#GUT Blog: Major GI bleeding in older persons using aspirin: incidence and risk factors in the ASPREE randomised controlled trial

Professor El-Omar has chosen Dr Suzanne Mahady, Gastroenterologist & Clinical Epidemiologist Senior Lecturer, School of Public Health & Preventive Medicine, Monash University, Melbourne, Australia to do the next #GUTBlog.

The #GUTBlog focusses on the latest paper “Major GI bleeding in older persons using aspirin: incidence and risk factors in the ASPREE randomised controlled trial” which was published in paper copy in GUT in April 2021. Dr Mahady is the senior author on this paper.

                      Dr Suzanne Mahady

 

Dr Mahady writes:

“Despite continuing advances in therapy, gastrointestinal bleeding remains a life-threatening condition. People who experience a serious bleeding event have an estimated mortality of around 10%, a figure that has remained stagnant for more than fifty years. Aspirin is well known to cause gastrointestinal bleeding and while the mechanisms are well understood, the exact risk has not been clearly quantified. This is particularly important in older people who have a higher risk of mortality and are more likely to be aspirin users.

Estimating the risk of an intervention like aspirin is particularly important when it is prophylactic i.e. started to prevent a future adverse event, in individuals who are perfectly well to begin with. The use of aspirin to prevent the first heart attack or stroke has been embraced enthusiastically by patients and physicians alike for many years, despite questionable evidence of benefit and little information on the harms.

Our ASPREE (Aspirin in Reducing Events in the Elderly) trial provided us with an ideal data set to quantify bleeding risk with aspirin in older people. This landmark trial set out to answer the question “Does aspirin promote healthy ageing in older people?” More than 19,000 older people living in the community in Australia and the United States were randomised to aspirin or placebo and followed for nearly 5 years for endpoints including death, disability and bleeding.

The findings? There was no overall benefit for aspirin in reducing death or disability in older people. This result essentially debunked decades of strongly held belief and prompted vigorous discussion globally and revision of guidelines on aspirin as primary prevention. Just as importantly, there was a clear signal of harm in aspirin users, with more serious bleeding events.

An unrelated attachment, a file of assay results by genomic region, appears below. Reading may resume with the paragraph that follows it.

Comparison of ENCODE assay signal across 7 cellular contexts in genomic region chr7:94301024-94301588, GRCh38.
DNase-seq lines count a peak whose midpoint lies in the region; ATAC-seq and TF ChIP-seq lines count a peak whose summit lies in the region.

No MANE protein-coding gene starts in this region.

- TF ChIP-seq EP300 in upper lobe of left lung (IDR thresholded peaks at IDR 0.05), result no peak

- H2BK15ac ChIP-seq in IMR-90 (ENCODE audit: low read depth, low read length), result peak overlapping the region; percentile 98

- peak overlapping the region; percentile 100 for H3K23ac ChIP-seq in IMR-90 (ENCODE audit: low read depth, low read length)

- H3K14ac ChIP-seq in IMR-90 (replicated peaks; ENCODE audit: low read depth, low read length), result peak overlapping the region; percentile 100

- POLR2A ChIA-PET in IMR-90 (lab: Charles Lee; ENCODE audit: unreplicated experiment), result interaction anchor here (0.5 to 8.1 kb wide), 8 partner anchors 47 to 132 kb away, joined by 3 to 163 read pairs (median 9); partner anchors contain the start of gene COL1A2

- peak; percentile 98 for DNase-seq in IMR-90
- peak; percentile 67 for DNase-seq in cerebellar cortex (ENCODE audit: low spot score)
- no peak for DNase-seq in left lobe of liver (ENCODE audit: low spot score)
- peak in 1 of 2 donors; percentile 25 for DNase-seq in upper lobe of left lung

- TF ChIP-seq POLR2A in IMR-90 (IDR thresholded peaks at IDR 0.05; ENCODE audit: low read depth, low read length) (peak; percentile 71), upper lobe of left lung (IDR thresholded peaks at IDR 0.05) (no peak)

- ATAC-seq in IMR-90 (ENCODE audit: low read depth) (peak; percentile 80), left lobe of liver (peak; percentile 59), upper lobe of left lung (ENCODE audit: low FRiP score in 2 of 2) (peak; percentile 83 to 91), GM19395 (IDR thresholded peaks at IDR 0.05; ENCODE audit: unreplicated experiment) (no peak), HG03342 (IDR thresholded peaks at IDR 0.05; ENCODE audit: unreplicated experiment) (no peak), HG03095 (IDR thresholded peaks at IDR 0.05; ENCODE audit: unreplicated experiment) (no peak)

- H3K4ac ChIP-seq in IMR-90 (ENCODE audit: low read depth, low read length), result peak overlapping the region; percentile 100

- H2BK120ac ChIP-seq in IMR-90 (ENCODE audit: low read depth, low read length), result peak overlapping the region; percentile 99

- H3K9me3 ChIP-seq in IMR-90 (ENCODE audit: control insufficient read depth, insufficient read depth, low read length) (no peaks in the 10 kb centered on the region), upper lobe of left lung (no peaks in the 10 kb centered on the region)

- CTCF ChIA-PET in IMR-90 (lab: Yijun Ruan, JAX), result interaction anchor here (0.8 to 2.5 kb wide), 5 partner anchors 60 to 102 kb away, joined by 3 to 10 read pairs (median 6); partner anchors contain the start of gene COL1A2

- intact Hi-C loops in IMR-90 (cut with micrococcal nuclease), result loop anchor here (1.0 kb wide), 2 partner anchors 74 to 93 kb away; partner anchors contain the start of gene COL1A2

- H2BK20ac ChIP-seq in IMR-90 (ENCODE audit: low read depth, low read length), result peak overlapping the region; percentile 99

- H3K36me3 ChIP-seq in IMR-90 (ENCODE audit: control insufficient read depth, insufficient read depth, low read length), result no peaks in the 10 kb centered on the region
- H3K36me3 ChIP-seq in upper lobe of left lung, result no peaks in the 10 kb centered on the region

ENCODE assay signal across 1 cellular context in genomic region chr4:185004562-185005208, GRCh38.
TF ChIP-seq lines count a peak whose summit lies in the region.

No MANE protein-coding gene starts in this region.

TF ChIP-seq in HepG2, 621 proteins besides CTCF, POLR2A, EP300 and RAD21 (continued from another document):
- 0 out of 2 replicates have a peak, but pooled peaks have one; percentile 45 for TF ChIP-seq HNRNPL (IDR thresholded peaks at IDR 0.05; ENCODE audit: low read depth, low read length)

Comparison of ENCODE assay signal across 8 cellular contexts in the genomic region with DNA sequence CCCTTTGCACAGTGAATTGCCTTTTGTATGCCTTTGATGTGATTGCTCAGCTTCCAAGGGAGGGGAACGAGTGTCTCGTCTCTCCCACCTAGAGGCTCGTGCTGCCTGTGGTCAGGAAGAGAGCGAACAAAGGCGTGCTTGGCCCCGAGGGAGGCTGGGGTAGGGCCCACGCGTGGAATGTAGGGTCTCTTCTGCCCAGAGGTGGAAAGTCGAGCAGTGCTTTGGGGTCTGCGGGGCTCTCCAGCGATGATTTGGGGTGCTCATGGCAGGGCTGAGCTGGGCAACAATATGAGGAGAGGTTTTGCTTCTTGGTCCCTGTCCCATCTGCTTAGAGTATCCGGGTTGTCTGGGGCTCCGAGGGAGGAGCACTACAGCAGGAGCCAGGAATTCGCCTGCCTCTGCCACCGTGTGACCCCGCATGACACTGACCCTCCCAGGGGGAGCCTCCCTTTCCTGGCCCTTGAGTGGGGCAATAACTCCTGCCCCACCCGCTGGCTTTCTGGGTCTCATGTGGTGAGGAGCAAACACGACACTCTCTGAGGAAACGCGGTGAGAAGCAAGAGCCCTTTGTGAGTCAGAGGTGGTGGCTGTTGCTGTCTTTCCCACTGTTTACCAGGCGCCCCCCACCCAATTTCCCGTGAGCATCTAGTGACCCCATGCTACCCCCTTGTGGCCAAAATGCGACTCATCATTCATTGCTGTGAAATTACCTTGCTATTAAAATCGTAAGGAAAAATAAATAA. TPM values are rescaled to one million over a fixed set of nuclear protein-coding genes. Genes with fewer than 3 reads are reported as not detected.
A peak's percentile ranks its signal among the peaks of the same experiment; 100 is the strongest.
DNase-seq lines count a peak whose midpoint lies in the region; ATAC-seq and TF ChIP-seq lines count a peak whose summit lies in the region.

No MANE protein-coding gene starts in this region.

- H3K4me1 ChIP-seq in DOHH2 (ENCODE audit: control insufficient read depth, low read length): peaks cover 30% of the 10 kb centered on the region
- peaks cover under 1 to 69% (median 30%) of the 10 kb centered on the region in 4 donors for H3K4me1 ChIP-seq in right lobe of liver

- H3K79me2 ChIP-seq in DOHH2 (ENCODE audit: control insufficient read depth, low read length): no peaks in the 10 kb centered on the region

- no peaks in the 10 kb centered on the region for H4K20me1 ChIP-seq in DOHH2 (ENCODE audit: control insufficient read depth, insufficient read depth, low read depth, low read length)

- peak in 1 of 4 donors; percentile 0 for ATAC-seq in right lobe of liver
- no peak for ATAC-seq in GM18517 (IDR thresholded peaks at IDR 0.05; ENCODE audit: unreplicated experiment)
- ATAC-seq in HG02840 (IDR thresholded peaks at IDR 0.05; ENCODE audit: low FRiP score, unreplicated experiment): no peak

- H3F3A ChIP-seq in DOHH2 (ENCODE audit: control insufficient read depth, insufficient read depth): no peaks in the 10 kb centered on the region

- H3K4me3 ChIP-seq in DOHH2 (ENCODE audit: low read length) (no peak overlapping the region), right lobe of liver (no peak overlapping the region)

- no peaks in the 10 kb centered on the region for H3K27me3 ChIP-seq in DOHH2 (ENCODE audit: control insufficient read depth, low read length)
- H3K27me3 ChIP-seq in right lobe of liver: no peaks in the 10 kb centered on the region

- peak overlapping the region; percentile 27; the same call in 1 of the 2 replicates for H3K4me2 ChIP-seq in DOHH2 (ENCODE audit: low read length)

Using data from the ASPREE trial, we set out specifically in this paper published in GUT to quantify bleeding risk and identify other risk factors. We found that aspirin increased the risk of a major bleeding event requiring blood transfusion or hospitalisation by approximately 60%.  Furthermore, that risk was apparent as soon as people started taking aspirin and did not disappear over the course of the study, contradicting the long-held view that the stomach might ‘adapt’ to aspirin and the bleeding risk attenuate with time.

We identified age as the other key risk factor for serious bleeding. Compared to a well 70-year-old, the bleeding risk in those aged over 80 was more than threefold, and even higher when you add in smoking, kidney disease and use of other non-steroidal anti-inflammatory drugs. Somewhat surprisingly, there were only two fatal gastrointestinal bleeding events, both in the placebo group.

How can these data help? They provide robust and generalisable evidence of the exact risk of bleeding with prophylactic aspirin use in older people and should prompt discussions on the appropriateness of aspirin use. Other identified risk factors may provide modifiable targets to prevent a bleeding episode.

It is important to stress that our results do not apply to aspirin used for secondary prevention, that is, when a person has experienced an initial event like a heart attack or stroke. In secondary prevention, the benefit of aspirin clearly outweighs the risk.

Like all research, our results have prompted further questions. Next, we aim to follow our cohort for a further 5 years to evaluate the long-term impact of a serious gastrointestinal bleed and determine if people who have a bleeding event have different health outcomes to those who do not. Despite its frequency, there is still a lot to learn to prevent gastrointestinal bleeding and improve mortality outcomes.”

Dr Suzanne Mahady, Gastroenterologist & Clinical Epidemiologist Senior Lecturer, School of Public Health & Preventive Medicine, Monash University, Melbourne, Australia

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